I go to a happy affair only to be tortured by the noise and surrounding conversations, because of the loudness that cannot be filtered out. If people try to speak with me in a public setting where there are many other conversations, I just don’t understand what they are saying. This is because all of the people speaking come in at the same volume level. All the words run together, and it sounds like a foreign language.

I went from being extremely proactive to becoming much less active and motivated. I leave things around the house and don’t put them away, because I don’t know where they go or feel I may not know where to retrieve them again. One moment I am nice and another I may fly off the handle. I can no longer write or speak like I used to. My friends slowly become distant and usually speak to my wife. I do realize this.

I worry every day about the challenges ahead. Or even worse, I am losing my mind and see it happening, but I cannot do anything to change the course. People always say ‘if I can do anything just let me know.’ If I take them up on that offer, they back out of their commitments. I have become extremely surprised by the lack of public commitment to my pleas for support of Alzheimer’s disease. While some may be sympathetic in the moment, there appears to be little follow-through. This is very upsetting, because I feel as though it affects me personally as well as the millions of others living with the disease. I was always there for others when they needed it and now I feel alone.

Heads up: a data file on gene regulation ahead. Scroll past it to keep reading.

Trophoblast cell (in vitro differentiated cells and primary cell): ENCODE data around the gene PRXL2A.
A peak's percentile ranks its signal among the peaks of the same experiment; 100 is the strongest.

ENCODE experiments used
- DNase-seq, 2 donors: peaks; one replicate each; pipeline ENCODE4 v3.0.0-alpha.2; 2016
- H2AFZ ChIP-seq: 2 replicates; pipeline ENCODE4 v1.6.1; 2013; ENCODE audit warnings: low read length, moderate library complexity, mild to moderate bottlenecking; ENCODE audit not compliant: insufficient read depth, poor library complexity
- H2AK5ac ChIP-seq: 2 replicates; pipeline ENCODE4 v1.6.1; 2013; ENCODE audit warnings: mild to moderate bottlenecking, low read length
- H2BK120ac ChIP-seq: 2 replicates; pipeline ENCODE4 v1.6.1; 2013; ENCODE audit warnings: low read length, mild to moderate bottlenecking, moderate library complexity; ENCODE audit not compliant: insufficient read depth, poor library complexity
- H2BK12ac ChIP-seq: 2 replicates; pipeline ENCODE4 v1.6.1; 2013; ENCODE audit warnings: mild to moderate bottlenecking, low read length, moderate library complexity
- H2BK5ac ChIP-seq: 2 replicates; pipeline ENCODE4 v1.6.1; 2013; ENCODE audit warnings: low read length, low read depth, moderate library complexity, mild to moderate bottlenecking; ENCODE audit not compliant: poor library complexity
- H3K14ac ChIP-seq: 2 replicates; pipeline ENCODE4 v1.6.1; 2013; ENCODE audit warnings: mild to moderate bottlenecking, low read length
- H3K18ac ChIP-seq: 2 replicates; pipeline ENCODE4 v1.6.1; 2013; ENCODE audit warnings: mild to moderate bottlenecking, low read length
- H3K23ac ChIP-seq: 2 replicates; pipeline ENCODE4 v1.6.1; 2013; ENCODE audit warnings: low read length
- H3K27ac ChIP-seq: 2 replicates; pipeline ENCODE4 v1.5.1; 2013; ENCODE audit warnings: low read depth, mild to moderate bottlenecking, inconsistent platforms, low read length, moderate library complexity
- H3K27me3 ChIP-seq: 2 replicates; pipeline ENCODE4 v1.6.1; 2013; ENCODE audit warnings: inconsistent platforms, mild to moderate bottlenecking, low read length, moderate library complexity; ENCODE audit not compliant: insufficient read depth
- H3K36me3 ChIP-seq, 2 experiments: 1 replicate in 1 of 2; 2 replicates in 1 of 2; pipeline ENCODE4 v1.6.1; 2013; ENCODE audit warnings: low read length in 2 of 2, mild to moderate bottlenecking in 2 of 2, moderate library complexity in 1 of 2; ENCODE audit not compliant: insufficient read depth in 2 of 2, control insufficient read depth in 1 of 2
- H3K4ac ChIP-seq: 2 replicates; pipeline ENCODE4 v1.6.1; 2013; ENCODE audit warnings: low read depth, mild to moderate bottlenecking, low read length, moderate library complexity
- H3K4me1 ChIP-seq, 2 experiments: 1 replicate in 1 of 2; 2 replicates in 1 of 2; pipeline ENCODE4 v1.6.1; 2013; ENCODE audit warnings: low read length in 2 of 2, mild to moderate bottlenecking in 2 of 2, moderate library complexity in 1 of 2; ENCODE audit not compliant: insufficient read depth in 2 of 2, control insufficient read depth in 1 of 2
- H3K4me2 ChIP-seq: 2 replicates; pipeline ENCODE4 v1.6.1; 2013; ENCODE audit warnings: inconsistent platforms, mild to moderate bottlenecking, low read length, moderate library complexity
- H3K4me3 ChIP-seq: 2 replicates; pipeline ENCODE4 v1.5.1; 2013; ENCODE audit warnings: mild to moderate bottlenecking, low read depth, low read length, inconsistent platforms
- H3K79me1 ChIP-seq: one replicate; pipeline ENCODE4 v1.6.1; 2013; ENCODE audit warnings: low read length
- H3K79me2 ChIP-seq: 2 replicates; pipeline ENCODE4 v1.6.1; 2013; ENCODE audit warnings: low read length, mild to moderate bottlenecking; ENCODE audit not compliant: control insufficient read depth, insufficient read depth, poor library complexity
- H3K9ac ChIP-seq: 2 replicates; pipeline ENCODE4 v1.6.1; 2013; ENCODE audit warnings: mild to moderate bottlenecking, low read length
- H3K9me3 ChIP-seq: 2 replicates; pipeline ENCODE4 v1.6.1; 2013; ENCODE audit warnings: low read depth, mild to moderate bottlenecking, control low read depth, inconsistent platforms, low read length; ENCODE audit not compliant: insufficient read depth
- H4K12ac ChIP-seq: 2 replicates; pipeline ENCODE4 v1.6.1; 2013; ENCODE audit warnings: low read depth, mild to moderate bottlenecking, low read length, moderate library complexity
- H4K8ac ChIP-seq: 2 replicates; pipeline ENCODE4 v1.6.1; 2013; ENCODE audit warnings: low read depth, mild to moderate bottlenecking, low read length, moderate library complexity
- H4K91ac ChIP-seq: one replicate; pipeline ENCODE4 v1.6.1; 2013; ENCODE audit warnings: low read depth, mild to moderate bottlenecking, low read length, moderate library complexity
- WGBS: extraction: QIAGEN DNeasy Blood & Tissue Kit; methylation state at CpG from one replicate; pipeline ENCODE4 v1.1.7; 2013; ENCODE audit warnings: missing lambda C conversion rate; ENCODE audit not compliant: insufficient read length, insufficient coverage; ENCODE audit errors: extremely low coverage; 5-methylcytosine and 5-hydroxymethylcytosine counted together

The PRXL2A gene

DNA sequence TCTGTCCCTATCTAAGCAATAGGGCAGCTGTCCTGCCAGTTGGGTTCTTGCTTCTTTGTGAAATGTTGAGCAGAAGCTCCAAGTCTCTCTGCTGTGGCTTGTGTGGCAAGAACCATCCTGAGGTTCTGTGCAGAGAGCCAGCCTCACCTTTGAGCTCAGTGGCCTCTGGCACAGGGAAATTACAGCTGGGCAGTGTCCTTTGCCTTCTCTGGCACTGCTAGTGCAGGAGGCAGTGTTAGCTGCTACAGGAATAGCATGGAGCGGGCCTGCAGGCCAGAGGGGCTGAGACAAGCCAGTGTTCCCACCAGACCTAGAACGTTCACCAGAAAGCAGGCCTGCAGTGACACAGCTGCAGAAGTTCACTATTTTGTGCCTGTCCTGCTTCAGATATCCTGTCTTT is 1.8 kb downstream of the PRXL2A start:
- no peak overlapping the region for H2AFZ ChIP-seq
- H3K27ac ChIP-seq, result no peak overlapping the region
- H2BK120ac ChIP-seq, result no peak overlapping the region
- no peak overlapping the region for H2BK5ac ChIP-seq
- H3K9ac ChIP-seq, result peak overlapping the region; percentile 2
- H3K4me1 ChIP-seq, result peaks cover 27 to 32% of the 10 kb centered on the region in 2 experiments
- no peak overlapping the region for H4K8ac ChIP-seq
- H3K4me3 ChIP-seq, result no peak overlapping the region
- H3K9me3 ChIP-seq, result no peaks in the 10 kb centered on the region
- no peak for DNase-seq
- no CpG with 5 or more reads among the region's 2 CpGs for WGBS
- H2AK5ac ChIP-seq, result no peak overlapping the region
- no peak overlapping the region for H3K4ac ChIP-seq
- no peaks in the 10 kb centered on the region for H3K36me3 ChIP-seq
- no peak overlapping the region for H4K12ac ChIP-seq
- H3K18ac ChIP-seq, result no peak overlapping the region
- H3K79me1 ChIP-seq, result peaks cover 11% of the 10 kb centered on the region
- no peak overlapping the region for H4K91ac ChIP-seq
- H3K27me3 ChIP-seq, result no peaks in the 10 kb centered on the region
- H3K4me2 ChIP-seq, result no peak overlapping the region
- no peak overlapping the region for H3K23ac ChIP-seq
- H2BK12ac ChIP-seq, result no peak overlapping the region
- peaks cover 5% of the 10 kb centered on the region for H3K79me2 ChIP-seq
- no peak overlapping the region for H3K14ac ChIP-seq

While many people just coast through the day, I have to use 110% of my processing skills to do most things, which increases the stress and frustration. The worst part about this disease is knowing that  I am doing all these things wrong and have no way to control or stop it, and it’s only getting worse as the days go by. I used to save lots of money by doing so many things around the house. Now I have lost the drive, determination and skills needed to do those things. Many times I hurt myself trying or make things worse.

I cannot begin to explain how it tears me up inside to see my spouse struggling to do the things that I once was capable of doing and know I cannot do a thing to help. I realize that one day I may no longer be able to drive and this devastates me. I see my wife becoming stressed, depressed and overwhelmed, but caregivers know it will only continue to get worse. Sadly, they keep telling themselves that they can do it all even when we know they will need help.